For the first few months life at work was perfect. I loved my job. I loved my co-workers. I loved the company. We even had an office bulldog [seriously, we had an office bulldog!] And about 3 months into my new job, the girl that was training me left on maternity leave which meant I was responsible for filling her [very big] shoes. This was great! This was my opportunity to prove myself! I was going to be so good, they’d be begging to promote me to be the new department manager.
This was the time when I should have checked my ego because I failed. I failed miserably. Countless times my boss should have fired me. I would have fired me. My one saving grace was my work ethic.
Lesson 4 [and possibly the biggest lesson]: Never ever, ever, underestimate the power of a hard work ethic, especially when you are just starting your career. No one expects you to be perfect. No one expects you to know everything. But they do expect you to show up, bust your butt, and prove your worth. every. single. day.
Despite being horrible at my job, the company hung on to me for the entire duration of my co-worker’s mat-leave. Unfortunately though, when my co-worker finally did come back to work I was laid off. But this time it was due to a lack of work caused by the Alberta Oil Crash in 2014.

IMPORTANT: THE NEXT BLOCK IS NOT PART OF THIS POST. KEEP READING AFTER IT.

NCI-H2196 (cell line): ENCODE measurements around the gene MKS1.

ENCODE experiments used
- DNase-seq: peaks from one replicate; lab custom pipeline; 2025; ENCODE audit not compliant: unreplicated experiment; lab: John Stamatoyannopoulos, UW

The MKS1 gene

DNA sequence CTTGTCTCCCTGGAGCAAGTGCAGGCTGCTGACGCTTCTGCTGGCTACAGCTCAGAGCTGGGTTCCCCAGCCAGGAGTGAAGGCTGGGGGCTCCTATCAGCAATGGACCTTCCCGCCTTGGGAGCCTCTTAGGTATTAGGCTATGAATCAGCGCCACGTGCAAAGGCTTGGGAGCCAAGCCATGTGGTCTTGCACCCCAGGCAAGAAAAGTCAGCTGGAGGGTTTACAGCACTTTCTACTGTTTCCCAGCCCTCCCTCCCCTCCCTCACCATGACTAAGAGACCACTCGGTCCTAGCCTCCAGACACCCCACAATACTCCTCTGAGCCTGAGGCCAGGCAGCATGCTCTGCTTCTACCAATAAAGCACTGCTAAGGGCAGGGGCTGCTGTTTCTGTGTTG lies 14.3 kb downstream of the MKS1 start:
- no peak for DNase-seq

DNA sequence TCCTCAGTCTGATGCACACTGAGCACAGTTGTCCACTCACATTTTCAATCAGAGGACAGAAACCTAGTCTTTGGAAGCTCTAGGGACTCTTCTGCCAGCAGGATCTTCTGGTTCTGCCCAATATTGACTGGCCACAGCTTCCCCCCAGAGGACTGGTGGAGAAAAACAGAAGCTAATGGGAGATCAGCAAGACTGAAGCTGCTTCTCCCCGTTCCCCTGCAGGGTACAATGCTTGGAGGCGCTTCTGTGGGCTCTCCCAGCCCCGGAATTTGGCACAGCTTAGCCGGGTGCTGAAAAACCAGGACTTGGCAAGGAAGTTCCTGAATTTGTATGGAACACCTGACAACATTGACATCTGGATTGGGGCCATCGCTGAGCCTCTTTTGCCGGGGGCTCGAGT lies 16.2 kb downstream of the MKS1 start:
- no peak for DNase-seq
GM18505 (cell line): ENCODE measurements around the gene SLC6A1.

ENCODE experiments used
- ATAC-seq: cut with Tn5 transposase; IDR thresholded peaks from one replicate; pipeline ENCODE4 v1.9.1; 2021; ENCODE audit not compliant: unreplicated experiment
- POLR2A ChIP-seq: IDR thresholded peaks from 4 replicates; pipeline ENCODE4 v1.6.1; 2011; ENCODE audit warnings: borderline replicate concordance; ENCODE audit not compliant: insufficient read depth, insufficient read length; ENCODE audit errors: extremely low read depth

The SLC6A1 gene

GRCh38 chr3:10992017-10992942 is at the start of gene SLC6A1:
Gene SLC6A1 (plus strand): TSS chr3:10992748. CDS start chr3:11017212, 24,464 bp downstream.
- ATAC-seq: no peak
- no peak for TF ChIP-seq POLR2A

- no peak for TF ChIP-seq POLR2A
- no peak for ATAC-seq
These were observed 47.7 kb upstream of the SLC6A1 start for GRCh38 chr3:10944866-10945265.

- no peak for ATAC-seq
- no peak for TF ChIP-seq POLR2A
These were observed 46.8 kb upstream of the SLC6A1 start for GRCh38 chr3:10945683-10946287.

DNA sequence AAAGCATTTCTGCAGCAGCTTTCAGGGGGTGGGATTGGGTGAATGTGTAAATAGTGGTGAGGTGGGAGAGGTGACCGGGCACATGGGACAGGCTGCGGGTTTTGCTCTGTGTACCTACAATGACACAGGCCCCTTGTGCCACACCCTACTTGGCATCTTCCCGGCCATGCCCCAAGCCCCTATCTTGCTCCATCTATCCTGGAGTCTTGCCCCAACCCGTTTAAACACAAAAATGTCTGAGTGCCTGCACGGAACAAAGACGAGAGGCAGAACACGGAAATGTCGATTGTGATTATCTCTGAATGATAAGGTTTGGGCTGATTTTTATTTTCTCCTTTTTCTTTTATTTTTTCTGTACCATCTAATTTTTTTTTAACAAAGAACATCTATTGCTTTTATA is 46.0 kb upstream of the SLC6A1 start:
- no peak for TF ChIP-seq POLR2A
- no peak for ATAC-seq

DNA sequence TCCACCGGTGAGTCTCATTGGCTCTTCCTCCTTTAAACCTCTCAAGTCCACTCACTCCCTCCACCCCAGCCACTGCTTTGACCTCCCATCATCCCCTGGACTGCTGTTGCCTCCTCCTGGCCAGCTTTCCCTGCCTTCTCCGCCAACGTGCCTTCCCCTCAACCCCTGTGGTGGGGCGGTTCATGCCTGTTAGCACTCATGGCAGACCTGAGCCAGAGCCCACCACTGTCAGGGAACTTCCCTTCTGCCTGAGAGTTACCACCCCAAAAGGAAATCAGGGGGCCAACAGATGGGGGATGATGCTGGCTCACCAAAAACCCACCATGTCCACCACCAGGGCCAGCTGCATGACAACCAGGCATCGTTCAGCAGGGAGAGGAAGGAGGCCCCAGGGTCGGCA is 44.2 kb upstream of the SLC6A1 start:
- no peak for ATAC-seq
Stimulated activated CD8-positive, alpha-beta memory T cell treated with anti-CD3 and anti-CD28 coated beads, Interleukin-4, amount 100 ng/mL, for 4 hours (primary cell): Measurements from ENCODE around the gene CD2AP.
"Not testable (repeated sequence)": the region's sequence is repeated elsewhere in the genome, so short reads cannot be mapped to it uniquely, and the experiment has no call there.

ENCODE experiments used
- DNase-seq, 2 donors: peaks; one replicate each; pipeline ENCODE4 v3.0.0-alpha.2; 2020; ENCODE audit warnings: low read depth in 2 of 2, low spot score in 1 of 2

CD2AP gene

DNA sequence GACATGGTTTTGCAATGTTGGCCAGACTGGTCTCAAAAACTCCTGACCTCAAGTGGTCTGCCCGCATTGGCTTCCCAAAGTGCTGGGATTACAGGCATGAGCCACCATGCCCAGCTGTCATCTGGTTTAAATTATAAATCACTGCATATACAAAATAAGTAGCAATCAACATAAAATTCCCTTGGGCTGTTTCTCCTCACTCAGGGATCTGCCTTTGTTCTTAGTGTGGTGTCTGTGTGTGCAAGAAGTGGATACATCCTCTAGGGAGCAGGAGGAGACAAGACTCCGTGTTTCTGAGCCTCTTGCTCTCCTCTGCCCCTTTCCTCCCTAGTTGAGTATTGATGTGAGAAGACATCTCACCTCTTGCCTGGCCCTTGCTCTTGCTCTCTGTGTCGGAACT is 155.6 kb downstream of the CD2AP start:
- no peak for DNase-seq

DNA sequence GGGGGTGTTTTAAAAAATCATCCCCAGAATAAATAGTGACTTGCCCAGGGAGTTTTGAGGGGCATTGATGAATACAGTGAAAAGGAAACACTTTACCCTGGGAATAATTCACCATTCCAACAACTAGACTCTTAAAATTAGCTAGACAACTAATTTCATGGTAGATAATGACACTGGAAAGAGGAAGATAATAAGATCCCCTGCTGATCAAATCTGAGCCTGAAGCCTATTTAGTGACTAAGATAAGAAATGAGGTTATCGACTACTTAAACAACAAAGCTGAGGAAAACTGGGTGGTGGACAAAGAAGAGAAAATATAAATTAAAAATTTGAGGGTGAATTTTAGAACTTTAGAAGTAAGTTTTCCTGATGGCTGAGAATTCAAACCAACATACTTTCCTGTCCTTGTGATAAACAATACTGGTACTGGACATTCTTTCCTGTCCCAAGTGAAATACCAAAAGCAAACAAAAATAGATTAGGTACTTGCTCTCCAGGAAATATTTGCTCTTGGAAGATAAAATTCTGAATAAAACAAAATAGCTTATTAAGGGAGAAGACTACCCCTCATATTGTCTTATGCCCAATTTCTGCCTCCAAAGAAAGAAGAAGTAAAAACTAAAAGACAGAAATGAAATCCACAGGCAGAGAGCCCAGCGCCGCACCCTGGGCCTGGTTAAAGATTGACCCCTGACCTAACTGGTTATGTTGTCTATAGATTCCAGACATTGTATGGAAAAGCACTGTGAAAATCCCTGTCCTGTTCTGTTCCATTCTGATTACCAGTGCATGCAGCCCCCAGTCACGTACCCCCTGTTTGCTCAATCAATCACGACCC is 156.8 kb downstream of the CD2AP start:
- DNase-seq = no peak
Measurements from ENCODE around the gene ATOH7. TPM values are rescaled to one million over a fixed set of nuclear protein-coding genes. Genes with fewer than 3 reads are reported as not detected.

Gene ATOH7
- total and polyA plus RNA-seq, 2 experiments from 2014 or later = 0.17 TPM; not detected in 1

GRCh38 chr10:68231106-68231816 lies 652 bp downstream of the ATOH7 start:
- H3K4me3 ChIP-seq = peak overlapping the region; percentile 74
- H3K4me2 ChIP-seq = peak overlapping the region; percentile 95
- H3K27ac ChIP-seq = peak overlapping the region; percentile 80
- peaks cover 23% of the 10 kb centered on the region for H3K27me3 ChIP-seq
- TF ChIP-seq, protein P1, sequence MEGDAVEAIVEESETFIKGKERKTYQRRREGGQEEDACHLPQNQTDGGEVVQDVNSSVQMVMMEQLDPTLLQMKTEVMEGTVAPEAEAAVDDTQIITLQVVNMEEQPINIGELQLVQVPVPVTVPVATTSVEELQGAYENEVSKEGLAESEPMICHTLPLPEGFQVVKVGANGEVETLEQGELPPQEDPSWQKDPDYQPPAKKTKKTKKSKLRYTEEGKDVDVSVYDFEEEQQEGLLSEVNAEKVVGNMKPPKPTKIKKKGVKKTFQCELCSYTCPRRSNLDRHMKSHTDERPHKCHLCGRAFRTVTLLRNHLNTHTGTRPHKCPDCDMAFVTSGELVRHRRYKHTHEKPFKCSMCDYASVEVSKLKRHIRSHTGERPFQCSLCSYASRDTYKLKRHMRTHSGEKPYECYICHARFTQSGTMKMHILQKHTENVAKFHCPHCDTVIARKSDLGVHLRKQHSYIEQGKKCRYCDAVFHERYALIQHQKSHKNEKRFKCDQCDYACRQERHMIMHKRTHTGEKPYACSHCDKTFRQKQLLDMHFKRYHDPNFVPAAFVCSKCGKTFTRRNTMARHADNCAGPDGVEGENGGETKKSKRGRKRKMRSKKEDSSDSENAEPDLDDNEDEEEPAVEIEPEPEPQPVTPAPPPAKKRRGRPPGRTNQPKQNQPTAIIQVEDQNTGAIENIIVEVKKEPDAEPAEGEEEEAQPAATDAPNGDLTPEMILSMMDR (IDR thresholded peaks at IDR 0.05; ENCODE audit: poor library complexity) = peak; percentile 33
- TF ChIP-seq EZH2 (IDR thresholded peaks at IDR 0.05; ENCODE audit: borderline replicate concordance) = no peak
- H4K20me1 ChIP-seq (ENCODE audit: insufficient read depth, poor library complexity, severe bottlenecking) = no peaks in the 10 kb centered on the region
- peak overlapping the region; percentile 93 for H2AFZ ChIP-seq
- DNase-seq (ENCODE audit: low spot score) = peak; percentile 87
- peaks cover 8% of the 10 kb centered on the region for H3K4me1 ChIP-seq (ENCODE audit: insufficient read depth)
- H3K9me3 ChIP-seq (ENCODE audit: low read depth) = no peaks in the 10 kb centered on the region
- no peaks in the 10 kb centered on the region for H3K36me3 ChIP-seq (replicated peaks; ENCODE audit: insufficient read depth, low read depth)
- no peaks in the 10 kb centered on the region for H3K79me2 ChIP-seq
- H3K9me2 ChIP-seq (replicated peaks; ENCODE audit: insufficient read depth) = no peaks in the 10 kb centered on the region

Lesson 5: No one is safe from an economic downturn. Having a savings or emergency account that can tie you over when the unexpected happens is super important.
Shit just got serious guys. Like really serious. I can’t even begin to describe how much I felt like a total failure. Do I go back to school? Do I take any job I can get? Do I switch fields entirely?
For 3 months I was unemployed. Applying for jobs became my full time job. I even applied to college just in case I was still out of work when my EI ran out [on the plus side, Matt was thrilled to be coming home to an impeccable apartment and home cooked dinners every night].
Just before Christmas an opportunity opened up with a land developer that was going to be absolutely perfect for me. It was the first posting that I had found in months that I was jumping up and down excited about. I spent HOURS prepping for those interviews [seriously, there were 3]. Actually, I’ve never prepped for any other job in my life so much as I prepped for this one.
And about 3 weeks later, I got the job! And I’m happy to say it was [and still is] the perfect job for me right now.
But here’s the thing. The market is and will always be unpredictable. Companies will always put themselves first and reality is, no one can promise me that I’ll never be laid off again.
And that is a terrifying thought. But you know what? As much as the last thing I want to do is start over, every time I’ve had to things have turned out better then they were before.
So the final lesson [so far]?
Lesson 6: It’s the unexpected challenges that help us grow and become successful.
I truly believe that every time we are faced with a tough situation, it’s an opportunity to grow and become a stronger person. And as much as it sucks going through these challenges, at the end of the day we need to face them if we want to grow as a person and improve our life.